You are here: Home About

About

The Cluster of Excellence "Beyond Slavery and Freedom"

In spite of the diverse forms that human bondage and coercion have taken over time, academic debates in the modern West have primarily focused on the most extreme one: slavery, and in particular, the trans-Atlantic experience of slavery which was closely entangled with the creation of the modern West. It still continues to inform our notions of what freedom and a lack thereof mean. “Slavery” and “freedom” are ideologically charged terms. Therefore, we will use a more neutral terminology. In this sense, we go beyond the binary opposition of “slavery versus freedom” by suggesting “asymmetrical dependency” – or, more precisely, “strong asymmetrical dependency” as a new key concept, which includes debt bondage, convict labor, tributary labor, servitude, serfdom, and domestic work as well as forms of wage labor and various types of patronage.

This is not our only strategy to move on from the dichotomy “slavery” and “freedom”. We go beyond this dualistic concept by focusing on societies that are usually labeled as “pre-modern” –  as well as on regions and contexts (also in early modern and modern times) that were not directly affected by Western colonization. The reasons are two-fold. First, the Arab world, Asia, pre-Columbian America, and even parts of Europe have not been studied as extensively as their Atlantic counterpart in this regard. Second, the Humanities at the University of Bonn constitute a critical mass of outstanding specialists actively doing research on the pre-modern and on the non-western world.

Various forms of asymmetrical dependency have existed throughout human history in all parts of the globe. They are part of the “human experience”. This is why the center start out from two basic hypotheses: (1) There are enduring institutions of asymmetrical dependency in all human societies; and (2) these asymmetrical dependencies are formative for these societies. Against this backdrop, neither the divide between modern and pre-modern nor modernity as a paradigm are central concerns.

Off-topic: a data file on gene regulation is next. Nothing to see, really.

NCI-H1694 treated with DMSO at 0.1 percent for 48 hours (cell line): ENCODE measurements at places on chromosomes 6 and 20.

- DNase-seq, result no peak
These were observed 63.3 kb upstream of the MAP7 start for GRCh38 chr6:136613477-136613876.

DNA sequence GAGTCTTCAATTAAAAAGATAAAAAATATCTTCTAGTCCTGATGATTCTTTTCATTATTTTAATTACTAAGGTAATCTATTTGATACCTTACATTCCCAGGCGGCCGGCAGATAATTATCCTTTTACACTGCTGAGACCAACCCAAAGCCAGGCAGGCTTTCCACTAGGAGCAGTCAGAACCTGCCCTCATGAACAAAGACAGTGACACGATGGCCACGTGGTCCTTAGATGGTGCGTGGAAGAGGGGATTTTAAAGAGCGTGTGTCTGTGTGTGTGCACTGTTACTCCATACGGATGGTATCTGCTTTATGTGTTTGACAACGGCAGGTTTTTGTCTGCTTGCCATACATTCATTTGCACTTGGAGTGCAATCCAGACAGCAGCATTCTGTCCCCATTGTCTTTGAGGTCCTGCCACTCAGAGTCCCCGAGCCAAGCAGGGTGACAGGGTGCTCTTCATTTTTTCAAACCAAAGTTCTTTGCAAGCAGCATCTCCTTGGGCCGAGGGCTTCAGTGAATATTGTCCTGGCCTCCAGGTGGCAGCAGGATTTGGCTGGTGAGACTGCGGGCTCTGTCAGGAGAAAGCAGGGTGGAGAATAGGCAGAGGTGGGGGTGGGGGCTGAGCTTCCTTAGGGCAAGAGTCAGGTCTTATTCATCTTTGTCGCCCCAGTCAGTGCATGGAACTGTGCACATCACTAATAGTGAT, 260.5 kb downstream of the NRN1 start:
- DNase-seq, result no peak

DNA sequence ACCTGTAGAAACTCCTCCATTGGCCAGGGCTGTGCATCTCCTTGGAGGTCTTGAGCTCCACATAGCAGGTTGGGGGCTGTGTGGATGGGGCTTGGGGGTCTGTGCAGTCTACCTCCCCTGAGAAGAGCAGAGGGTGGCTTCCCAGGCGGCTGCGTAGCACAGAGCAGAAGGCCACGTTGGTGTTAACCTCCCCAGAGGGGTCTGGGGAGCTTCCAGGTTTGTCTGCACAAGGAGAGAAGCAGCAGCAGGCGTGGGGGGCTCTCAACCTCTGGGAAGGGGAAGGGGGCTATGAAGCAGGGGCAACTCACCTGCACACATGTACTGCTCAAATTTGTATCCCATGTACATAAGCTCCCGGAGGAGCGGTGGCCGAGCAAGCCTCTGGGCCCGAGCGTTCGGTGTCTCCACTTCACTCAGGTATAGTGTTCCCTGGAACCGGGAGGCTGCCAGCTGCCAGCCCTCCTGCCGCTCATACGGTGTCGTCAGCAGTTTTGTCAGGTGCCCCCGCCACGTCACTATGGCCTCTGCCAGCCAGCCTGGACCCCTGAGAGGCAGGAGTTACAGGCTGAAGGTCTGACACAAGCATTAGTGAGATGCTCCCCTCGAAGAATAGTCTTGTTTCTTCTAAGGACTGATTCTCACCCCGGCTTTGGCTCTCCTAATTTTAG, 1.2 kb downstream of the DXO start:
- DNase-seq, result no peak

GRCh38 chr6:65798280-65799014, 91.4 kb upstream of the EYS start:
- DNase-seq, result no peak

We will contribute to the academic debate an evaluation of the rich and diverse expressions of “asymmetrical dependencies” from a trans-regional and deep-time perspective. We are interested in social processes in order to better understand why and how different forms of asymmetrical dependencies emerged in different places and in different periods. We are interested in the factors behind their development over time.

If we take “asymmetrical dependency” as a starting point – or as the tertium comparationis in comparisons – we need a definition. Interestingly enough, sociology and social theory do not, yet, have a well-articulated theory of the institutions of asymmetrical dependency.

For this, we apply a tentative and rather broad understanding of „asymmetrical dependency“: Dependencies between actors are based on the ability of an actor to control the actions and the access to resources of another actor. This type of control over actions and access to resources is often reciprocal, and in this case, it is compatible with the autonomy of both actors. Therefore, the establishment of strong asymmetries between actors is decisive for the loss of autonomy of one of them. Moreover, this asymmetrical dependency between actors has to be supported by an institutional background that guarantees that the dependent actor normally cannot change his/her situation by either going away (“exit”) or by articulating protest (“voice”).

To test and re-conceptualize this definition, we will significantly broaden the empirical basis of research through a temporal and spatial extension of the field. We will connect current debates on asymmetrical dependencies in the ‘modern world’ with new research on societies outside of this sphere of influence. Maybe, asymmetrical dependency can even be the funding principle of a new social history.

The Five main Research Areas

On a strategic level, we will explore the field of asymmetrical dependency from five different thematic and methodological vantage points.